•   
  •   
  •   

US Wisconsin Supreme Court Rules Marquette Wrongly Fired Conservative Professor

19:06  06 july  2018
19:06  06 july  2018 Source:   nationalreview.com

THE LIST: President Donald Trump’s Potential Supreme Court Nominees for Replacing Justice Anthony Kennedy

  THE LIST: President Donald Trump’s Potential Supreme Court Nominees for Replacing Justice Anthony Kennedy With the huge news that Justice Anthony Kennedy is retiring from the Supreme Court, President Donald Trump announced that he will be choosing a new nominee "shortly", and will be using the previously published list of names from which to draw that pick. Here are the names the White House made public late last year.Amy Coney Barrett of Indiana, U.S. Court of Appeals for the Seventh CircuitKeith Blackwell of Georgia, Supreme Court of GeorgiaCharles Canady of Florida, Supreme Court of FloridaSteven Colloton of Iowa, U.S. Court of Appeals for the Eighth CircuitAllison Eid of Colorado, U.S.

— The Wisconsin Supreme Court may soon decide the fate of the acrimonious legal battle between Marquette University and Marquette political science professor John Lawsuit’s Origins. McAdams sued the university in May 2016, claiming he was de facto fired and subjected to “compelled speech.”

In a landmark decision that will help protect conservative groups and professors against liberal repression on college campuses, the Wisconsin Supreme Court has ruled that Marquette University shouldn't have fired conservative professor John McAdams for writing a blog post

John McAdams© Wisconsin Institute for Law and Liberty via YouTube John McAdams Professor John McAdams claimed he was fired over a blog post excoriating a graduate student for refusing to allow criticism of gay marriage in her class.

The Wisconsin Supreme Court ruled on Friday that Marquette University had wrongly fired a conservative professor after he criticized a colleague who he believed to be curtailing student discussion of gay marriage.

The court found that Marquette violated the academic-freedom clause in professor John McAdams’ contract when it fired him over a 2014 blog post accusing a graduate student of refusing to allow undergraduates to express opposition to gay marriage during her class. McAdams wrote the blog post after a conservative undergraduate provided him with a recording of a conversation he had with the graduate student instructor after the instructor refused to allow students to critically discuss gay marriage.

5 Issues Trump's New Supreme Court Pick Could Confront

  5 Issues Trump's New Supreme Court Pick Could Confront Justice Anthony Kennedy's replacement will quickly confront a host of issues, some prominent and others not.Load Error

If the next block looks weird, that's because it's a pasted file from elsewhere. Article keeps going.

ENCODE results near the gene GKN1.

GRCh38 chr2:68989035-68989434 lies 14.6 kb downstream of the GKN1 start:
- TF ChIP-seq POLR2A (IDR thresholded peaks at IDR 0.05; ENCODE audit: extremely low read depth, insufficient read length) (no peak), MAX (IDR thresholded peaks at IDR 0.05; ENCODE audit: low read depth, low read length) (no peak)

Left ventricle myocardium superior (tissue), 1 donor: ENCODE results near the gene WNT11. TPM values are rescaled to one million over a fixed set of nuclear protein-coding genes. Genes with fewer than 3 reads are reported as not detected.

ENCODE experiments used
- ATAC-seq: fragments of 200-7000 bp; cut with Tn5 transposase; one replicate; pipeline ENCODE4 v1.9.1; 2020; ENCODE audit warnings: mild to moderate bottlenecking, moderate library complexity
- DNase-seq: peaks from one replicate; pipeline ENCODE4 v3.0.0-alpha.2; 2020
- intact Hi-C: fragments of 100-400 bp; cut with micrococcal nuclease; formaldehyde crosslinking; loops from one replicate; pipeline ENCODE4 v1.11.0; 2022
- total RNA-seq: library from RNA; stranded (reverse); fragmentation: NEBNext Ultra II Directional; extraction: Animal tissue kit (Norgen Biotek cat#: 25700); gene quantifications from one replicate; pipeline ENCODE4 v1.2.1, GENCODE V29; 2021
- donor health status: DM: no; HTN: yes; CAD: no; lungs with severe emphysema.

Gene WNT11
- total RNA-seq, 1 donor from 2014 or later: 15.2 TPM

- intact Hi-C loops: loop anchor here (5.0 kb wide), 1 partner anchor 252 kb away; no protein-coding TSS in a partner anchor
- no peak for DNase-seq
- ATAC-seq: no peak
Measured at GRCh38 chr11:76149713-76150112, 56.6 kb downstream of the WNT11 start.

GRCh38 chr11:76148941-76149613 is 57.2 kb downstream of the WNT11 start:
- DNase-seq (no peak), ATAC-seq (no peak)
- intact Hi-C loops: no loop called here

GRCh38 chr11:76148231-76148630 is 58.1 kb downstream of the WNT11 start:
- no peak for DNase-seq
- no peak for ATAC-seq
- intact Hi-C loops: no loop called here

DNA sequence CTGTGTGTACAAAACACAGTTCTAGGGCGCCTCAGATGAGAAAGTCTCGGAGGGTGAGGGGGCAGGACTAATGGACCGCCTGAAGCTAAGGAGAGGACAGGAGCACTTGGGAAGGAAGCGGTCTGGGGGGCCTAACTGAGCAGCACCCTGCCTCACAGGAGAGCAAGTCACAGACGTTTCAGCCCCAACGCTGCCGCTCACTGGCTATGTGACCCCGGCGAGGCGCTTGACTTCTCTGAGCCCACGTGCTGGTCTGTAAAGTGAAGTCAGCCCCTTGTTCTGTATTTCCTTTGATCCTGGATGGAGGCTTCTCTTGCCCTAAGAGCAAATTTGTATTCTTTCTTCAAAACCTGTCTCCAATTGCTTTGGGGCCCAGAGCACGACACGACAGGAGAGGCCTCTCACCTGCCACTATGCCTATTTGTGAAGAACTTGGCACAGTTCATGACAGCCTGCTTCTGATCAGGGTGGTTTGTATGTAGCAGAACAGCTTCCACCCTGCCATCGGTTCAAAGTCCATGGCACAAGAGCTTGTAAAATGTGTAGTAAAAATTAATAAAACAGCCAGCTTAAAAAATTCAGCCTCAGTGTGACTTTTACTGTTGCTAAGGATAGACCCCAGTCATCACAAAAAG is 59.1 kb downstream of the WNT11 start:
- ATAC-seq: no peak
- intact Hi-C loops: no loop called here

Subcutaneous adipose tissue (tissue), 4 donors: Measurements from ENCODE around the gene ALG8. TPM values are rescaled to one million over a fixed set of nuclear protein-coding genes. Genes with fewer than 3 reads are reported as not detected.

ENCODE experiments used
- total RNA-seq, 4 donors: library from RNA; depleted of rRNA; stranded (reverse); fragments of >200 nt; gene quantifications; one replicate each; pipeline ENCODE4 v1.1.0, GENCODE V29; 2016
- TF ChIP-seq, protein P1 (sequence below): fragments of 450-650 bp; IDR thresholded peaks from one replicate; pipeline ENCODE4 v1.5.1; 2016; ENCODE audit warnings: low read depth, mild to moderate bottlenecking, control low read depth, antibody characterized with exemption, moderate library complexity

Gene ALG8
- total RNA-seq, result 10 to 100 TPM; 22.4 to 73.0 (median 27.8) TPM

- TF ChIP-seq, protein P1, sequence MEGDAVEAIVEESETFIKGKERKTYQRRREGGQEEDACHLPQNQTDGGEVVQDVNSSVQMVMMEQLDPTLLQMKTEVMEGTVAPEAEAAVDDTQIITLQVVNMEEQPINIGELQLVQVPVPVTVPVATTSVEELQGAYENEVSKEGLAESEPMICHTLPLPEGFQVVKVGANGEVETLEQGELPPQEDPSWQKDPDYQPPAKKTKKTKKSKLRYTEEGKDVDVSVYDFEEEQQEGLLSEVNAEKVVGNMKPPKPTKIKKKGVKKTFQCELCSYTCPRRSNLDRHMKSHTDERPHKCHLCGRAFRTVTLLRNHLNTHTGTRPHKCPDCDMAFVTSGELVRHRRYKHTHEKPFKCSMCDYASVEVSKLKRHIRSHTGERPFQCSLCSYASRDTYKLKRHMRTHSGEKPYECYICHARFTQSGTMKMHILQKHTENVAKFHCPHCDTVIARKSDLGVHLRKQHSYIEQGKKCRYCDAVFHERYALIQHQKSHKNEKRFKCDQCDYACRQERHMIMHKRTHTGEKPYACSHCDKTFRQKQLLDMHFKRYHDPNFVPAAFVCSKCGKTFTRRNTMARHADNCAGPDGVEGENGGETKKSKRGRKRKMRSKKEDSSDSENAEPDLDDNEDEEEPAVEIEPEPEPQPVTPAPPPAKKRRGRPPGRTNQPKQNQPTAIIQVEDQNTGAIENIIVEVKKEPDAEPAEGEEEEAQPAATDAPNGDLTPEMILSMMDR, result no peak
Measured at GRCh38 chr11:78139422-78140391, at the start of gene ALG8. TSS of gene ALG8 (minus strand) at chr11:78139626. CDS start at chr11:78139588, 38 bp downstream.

Trump anti-abortion supreme court pick 'not acceptable', says Collins. A ruling by the new court could allow states to outlaw abortion within their borders. “It’s nonsense,” said Michael Avery, professor emeritus at Boston’s Suffolk Law School and the author of a book on the Federalist

A dispute between a conservative professor and the university that fired him is going before the Wisconsin Supreme Court , which will hear arguments this week on whether the firing was the result of a provocative blog post or his conduct.Former Marquette University professor

McAdams sued over his dismissal in 2016, alleging he was fired over the content of the blog post. The school, however, claimed he was fired because he named the student-teacher and linked to her personal website and email address, reportedly prompting a flood of hateful messages.

“Had he written the exact same blog post and not included the student-teacher’s name and contact information he would not have been disciplined,” Ralph Weber, Marquette’s attorney, had argued. “He’s being disciplined for his conduct, not any viewpoint.”

McAdams’ attorney called Marquette’s defense “fundamentally dishonest,” pointing out that all of the information his client provided in the blog post was publicly available.

The court’s conservative majority sided firmly with McAdams, finding that the faculty panel displayed “unacceptable bias” in firing him. Its liberal minority called the decision “far reaching” in a dissent, and said academic freedom “does not protect McAdams from discipline.”

McAdams was given the opportunity to return to work after a brief suspension, provided that he write a letter of apology to the student-teacher, but he refused.

High court overturns first-degree murder conviction .
The highest court in Massachusetts has overturned the murder conviction of a Maine man who was found guilty in connection with a 1994 disappearance and death. The Supreme Judicial Court on Friday vacated the first-degree murder conviction of John Fredette because it "was predicated on a theory of aggravated kidnapping that did not exist at the time of the homicide."The case was sent back to the trial judge for either a finding of second-degree murder or a new trial.Fredette, of Saco, Maine, was one of three men convicted in 2014 in the killing of Kevin Harkins.

—   Share news in the SOC. Networks

Topical videos:

This is interesting!